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Lop Ear Correction


1. The patient should understand that in the rare event of a stitch failure, by unraveling of the knot or suture breakage, a replacement stitch may be necessary to re-establish aesthetic contours.

2. Preoperative photos using standard lighting should be obtained to provide photo documentation of the ears.

3. Only those areas which can be brought into aesthetic compliance through cartilage bending will be correctable. Other problems related to cartilage or soft tissue volume problems should be addressed with other techniques.


1. 20 gauge phlebotomy needle.

2. 3 – 0 white braided polyester suture on a large cutting needle (Mersilene TM /Ethicon).

3. Free curved needles (1834-7D Anchor Prod. Co. Addison, IL.)…optional for 2.0 version.

4. Single pronged skin hook – small.

Surgical Technique

1. Lidocaine 2% with 1:100,000 epinephrine is injected using a tuberculin syringe and 30 gauge needle. Care is taken to avoid hitting small vessels and causing ecchymosis. After pronounced blanching is achieved, the procedure may start. General anesthesia is usually required in children. Peri-operative antibiotics (usually cephalosporin) are used as a precaution against perichondritis.

2. A 20 gauge phlebotomy needle is used to produce multiple scores along the anterior surface of the cartilage for the length of the newly created antihelical fold. The needle is placed through the skin in only 2 or 3 places and used as a subcutaneous mini-knife. Care is taken not to create a large, confluent pocket that could result in a hematoma. Rather, narrow tracts allow the needle to thoroughly score the cartilage (Figure 1). Observers have remarked that this technique in some ways resembles the tunnels created by liposuction surgeons. The purpose is to break the intrinsic cartilage “spring”.

3. A bilateral series of percutaneous retention sutures is placed using incisionless technique. If necessary, ink dots may be drawn on the skin to aid with suture placement. Each suture loop is pulled tight to achieve the desired cartilage bend.

4. A measuring ruler is used to assure symmetry. Then, the final knots are placed. A surgeon’s hitch is followed by 3 further half hitches.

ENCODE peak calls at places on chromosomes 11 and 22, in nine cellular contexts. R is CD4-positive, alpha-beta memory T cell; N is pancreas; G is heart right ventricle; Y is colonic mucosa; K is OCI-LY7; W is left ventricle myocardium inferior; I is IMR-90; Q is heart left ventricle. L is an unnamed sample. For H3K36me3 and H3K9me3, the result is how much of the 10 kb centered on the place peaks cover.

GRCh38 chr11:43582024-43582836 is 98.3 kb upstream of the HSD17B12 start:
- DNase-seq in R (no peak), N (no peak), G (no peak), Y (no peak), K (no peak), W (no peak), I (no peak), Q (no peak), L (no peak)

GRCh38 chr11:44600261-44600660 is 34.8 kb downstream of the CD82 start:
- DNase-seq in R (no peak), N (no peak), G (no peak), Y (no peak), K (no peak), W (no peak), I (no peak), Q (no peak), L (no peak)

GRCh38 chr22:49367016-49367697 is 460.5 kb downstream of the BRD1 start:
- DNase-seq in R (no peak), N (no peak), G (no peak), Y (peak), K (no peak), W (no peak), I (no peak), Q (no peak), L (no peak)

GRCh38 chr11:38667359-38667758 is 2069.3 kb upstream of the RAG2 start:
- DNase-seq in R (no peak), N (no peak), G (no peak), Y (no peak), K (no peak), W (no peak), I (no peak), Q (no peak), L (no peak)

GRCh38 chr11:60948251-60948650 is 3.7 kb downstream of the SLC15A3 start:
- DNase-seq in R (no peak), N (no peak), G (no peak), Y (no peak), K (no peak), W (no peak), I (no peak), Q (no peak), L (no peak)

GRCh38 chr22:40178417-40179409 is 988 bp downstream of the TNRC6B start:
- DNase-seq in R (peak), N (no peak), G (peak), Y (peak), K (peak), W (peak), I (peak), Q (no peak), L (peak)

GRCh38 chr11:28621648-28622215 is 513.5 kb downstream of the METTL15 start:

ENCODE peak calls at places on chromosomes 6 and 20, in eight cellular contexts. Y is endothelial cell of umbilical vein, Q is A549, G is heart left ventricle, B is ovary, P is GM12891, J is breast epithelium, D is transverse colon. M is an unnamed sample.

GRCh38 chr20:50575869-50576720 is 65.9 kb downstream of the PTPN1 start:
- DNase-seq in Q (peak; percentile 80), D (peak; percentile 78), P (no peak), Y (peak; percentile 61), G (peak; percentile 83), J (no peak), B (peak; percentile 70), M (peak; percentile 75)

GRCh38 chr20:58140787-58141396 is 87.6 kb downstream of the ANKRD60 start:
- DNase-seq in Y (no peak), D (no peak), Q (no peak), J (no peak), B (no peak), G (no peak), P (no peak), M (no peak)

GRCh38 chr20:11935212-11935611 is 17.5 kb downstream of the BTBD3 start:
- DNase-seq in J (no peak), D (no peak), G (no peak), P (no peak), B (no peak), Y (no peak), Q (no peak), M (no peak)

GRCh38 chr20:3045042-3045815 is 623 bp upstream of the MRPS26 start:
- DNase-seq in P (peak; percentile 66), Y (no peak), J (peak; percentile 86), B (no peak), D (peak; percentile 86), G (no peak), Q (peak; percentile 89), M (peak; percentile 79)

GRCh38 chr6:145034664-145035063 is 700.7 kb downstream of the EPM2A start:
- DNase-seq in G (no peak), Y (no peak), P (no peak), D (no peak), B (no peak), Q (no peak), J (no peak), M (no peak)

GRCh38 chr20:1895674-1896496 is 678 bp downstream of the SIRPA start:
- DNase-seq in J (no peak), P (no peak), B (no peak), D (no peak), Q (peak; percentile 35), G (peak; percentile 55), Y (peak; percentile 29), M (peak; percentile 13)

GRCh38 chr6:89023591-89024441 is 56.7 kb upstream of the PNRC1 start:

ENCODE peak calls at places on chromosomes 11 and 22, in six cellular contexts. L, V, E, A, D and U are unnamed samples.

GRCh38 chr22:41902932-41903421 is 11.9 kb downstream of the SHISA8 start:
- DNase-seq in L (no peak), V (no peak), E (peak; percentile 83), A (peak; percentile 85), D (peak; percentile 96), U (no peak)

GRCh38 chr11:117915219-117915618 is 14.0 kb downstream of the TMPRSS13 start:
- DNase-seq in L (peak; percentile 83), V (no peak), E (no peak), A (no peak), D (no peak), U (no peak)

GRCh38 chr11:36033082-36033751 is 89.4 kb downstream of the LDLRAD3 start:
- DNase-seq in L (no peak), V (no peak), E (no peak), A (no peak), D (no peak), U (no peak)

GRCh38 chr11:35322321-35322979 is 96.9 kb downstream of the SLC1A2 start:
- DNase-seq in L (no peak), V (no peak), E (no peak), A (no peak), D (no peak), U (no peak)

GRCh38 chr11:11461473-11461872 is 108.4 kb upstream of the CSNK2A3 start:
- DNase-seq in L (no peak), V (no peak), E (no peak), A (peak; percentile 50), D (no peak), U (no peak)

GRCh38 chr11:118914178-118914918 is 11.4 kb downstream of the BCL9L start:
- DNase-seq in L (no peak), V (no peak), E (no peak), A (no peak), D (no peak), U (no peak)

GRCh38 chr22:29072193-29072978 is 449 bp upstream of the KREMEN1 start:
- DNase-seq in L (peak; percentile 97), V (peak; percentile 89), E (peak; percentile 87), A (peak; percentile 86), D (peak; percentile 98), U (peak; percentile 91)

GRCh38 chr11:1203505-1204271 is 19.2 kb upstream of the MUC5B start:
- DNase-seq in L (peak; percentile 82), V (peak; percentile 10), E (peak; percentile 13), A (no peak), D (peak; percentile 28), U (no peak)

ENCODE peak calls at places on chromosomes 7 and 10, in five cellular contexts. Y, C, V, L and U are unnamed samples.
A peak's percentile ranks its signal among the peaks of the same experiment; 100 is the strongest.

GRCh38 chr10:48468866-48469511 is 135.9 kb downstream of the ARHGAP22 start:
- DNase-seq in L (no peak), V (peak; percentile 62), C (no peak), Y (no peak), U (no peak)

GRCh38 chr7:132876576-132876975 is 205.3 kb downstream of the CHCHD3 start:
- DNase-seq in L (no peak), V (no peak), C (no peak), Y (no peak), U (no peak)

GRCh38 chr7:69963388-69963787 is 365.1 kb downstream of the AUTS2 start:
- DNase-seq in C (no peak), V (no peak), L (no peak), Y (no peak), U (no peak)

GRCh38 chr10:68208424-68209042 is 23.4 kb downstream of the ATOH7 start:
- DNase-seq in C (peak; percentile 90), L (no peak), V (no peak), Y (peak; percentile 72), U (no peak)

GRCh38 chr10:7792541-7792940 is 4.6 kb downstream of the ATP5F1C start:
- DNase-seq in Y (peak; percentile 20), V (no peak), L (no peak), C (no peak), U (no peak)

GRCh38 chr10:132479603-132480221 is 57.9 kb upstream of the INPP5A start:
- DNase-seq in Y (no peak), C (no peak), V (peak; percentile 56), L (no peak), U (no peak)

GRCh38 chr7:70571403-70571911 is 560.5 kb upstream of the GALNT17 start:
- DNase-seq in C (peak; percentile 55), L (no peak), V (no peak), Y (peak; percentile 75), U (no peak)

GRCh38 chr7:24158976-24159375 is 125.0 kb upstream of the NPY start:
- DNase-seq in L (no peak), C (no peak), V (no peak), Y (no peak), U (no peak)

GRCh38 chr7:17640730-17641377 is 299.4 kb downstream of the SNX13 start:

5. After all knots are tied, a single pronged skin hook is used to help pull the skin over each individual knot. If a retracted, buried knot appears to re-exit the needle hole, a 6-0 mild chromic suture is placed through the needle hole (Figure 2). Transparent antibiotic ointment is placed on the puncture sites.


1. Breaking the anterior-sided cartilage elastic fibers and the cartilage itself with the percutaneously inserted needle helps ensure permanence to the correction. This maneuver takes about two minutes per ear.

2. The incisionless stitch technique requires that the needle re-enter the skin through exactly the same puncture site and needle tract as it exited. In this fashion, no squamous epithelium is dragged into and buried under the wound surface.

3. All stitches are placed as deeply under the ear skin surface as possible. This will prevent the possibility of extrusion or skin erosion. Indeed, half way through the stitches’ course on the posterior side of the pinna, a bite into the pericondrium or cartilage is useful to help anchor the suture deep beneath the skin surface.

4. A braided permanent suture is used to prevent breakage, increase pliability, and minimize transcutaneous reflections.

5. The “usual” lop ear deformity needs about 2-3 stitches bilaterally to effect correction. With experience, each stitch averages less than three minutes to place.

6. A very slight initial over-correction would be preferred to assure long term excellent results.

7. It is recommended this procedure initially be used with the Mustarde open technique until the surgeon is comfortable with the Incisionless technique. Thus, patient expectations are met while the stress of physicians is dramatically lowered.

Post-Operative Follow up

1. The patient is asked to place ointment over the puncture points for several days.

2. Water precautions are observed for one week.

3. An oral analgesic such as acetaminophen is recommended.

4. The patient is seen 3 weeks post-operatively and as needed.

5. There are no incisions, suture removals, drains, dressings or headbands to care for in the post-operative period. Sometimes an overnight dressing is placed.


1. Mustardé, JC: The correction of Prominent Ears Using Simple Mattress Sutures: A Ten Year Survey. Plast Reconstr Surg. 39:382-386, 1967.

2. Furnas, DW: Correction of Prominent Ears by Conchal Mastoid Sutures. Plast Reconstr Surg. 24:189-193, 1968.

3. Stenstrom, SJ: A “natural” technique for correction of congenitally-prominent ears. Plast Reconst. Surg 32:509-518, 1963.

4. Gibson, T, Davis, WB: The Distortion of Autogenous Cartilage Grafts: Its Cause and Prevention. Br J Plast Surg., 10:257–274, 1958.

5. Fritsch, MH: Incisionless Otoplasty. Laryngoscope. 105: Suppl 70:1-11, 1995. (Early technique before cartilage scoring added)

6. Fritsch, MH: Incisionless Otoplasty. Facial Plastic Surgery. 20:267-270, 2004.

7. Fritsch, MH: Contemporary Incisionless Otoplasty. Otolaryngol Clin N Am. Dec 2009.